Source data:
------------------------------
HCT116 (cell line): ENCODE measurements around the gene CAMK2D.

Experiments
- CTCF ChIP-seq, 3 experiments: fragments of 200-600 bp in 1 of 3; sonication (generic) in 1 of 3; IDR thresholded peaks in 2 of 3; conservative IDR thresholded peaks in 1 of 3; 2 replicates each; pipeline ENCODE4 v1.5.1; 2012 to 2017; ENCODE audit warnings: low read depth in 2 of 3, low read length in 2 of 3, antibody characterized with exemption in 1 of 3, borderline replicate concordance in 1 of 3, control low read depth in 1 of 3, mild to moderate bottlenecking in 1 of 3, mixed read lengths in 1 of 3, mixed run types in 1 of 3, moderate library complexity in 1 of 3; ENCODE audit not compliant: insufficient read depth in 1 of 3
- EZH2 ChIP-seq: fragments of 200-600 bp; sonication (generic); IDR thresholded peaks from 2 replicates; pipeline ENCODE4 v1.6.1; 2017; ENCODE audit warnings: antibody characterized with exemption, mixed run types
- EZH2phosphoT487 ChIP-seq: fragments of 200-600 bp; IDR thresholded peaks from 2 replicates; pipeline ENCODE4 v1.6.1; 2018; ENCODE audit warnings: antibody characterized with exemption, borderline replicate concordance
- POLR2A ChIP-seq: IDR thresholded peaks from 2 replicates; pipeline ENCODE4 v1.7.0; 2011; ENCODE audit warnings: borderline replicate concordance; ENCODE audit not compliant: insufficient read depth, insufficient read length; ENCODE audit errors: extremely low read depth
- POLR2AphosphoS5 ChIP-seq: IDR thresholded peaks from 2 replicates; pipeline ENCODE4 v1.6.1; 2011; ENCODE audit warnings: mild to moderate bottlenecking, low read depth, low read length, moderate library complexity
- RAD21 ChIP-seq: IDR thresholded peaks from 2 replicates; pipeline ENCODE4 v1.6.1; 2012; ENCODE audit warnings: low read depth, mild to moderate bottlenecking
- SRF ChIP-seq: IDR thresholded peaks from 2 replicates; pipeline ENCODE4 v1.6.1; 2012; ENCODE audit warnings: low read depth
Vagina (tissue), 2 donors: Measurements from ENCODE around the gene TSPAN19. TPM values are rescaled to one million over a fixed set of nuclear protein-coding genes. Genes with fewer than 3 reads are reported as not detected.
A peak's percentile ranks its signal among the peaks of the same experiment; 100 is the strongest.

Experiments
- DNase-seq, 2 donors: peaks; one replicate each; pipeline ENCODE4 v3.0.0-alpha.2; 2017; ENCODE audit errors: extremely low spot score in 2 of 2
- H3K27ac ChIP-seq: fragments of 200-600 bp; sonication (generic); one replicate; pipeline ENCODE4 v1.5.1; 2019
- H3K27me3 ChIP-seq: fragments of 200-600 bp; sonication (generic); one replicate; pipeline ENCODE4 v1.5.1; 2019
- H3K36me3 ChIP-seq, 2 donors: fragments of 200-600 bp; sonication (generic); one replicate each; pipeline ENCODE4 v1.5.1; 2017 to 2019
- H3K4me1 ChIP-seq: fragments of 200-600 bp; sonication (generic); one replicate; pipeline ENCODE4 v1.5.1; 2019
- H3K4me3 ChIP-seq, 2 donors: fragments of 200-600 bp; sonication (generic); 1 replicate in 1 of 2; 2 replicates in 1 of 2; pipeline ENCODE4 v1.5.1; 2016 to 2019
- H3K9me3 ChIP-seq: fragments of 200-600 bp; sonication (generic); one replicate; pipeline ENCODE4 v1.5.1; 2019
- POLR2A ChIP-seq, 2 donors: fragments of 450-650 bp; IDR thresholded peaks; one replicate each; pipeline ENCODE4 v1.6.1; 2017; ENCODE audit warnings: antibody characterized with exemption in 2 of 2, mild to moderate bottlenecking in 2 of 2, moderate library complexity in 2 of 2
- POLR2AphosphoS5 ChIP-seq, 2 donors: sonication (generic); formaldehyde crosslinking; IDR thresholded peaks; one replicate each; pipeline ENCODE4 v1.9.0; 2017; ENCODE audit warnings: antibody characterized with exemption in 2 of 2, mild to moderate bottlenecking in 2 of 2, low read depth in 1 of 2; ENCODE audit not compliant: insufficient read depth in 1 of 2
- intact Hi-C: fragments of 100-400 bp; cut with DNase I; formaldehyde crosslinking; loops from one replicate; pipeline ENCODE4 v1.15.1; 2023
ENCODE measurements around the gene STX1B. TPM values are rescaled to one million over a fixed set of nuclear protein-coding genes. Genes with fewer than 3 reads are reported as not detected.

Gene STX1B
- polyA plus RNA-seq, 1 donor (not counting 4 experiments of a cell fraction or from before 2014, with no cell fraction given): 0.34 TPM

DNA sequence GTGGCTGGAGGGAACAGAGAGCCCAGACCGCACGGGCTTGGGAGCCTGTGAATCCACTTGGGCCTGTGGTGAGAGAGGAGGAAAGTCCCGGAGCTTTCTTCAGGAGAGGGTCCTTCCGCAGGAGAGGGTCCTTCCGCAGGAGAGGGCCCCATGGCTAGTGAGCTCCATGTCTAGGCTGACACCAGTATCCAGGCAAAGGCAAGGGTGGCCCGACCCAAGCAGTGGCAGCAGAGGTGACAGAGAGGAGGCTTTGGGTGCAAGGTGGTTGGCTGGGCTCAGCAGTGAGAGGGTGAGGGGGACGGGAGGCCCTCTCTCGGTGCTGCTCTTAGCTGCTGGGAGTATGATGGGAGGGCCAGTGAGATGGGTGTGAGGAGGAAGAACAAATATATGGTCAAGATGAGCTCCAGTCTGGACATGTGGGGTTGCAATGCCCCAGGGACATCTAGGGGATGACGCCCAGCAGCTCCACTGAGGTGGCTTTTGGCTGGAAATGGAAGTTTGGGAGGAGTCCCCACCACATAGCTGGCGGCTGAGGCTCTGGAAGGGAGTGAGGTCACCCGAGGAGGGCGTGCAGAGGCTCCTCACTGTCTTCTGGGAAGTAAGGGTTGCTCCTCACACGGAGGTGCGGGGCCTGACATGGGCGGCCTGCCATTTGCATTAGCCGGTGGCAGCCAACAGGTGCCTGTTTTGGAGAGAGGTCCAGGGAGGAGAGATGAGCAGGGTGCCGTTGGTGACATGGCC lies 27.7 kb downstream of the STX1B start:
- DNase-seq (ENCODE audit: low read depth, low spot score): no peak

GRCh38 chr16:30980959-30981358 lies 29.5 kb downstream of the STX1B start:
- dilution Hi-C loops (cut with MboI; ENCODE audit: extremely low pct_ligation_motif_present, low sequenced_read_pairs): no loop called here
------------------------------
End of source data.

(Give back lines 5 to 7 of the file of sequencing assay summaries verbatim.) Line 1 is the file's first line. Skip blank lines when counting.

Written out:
- EZH2phosphoT487 ChIP-seq: fragments of 200-600 bp; IDR thresholded peaks from 2 replicates; pipeline ENCODE4 v1.6.1; 2018; ENCODE audit warnings: antibody characterized with exemption, borderline replicate concordance
- POLR2A ChIP-seq: IDR thresholded peaks from 2 replicates; pipeline ENCODE4 v1.7.0; 2011; ENCODE audit warnings: borderline replicate concordance; ENCODE audit not compliant: insufficient read depth, insufficient read length; ENCODE audit errors: extremely low read depth
- POLR2AphosphoS5 ChIP-seq: IDR thresholded peaks from 2 replicates; pipeline ENCODE4 v1.6.1; 2011; ENCODE audit warnings: mild to moderate bottlenecking, low read depth, low read length, moderate library complexity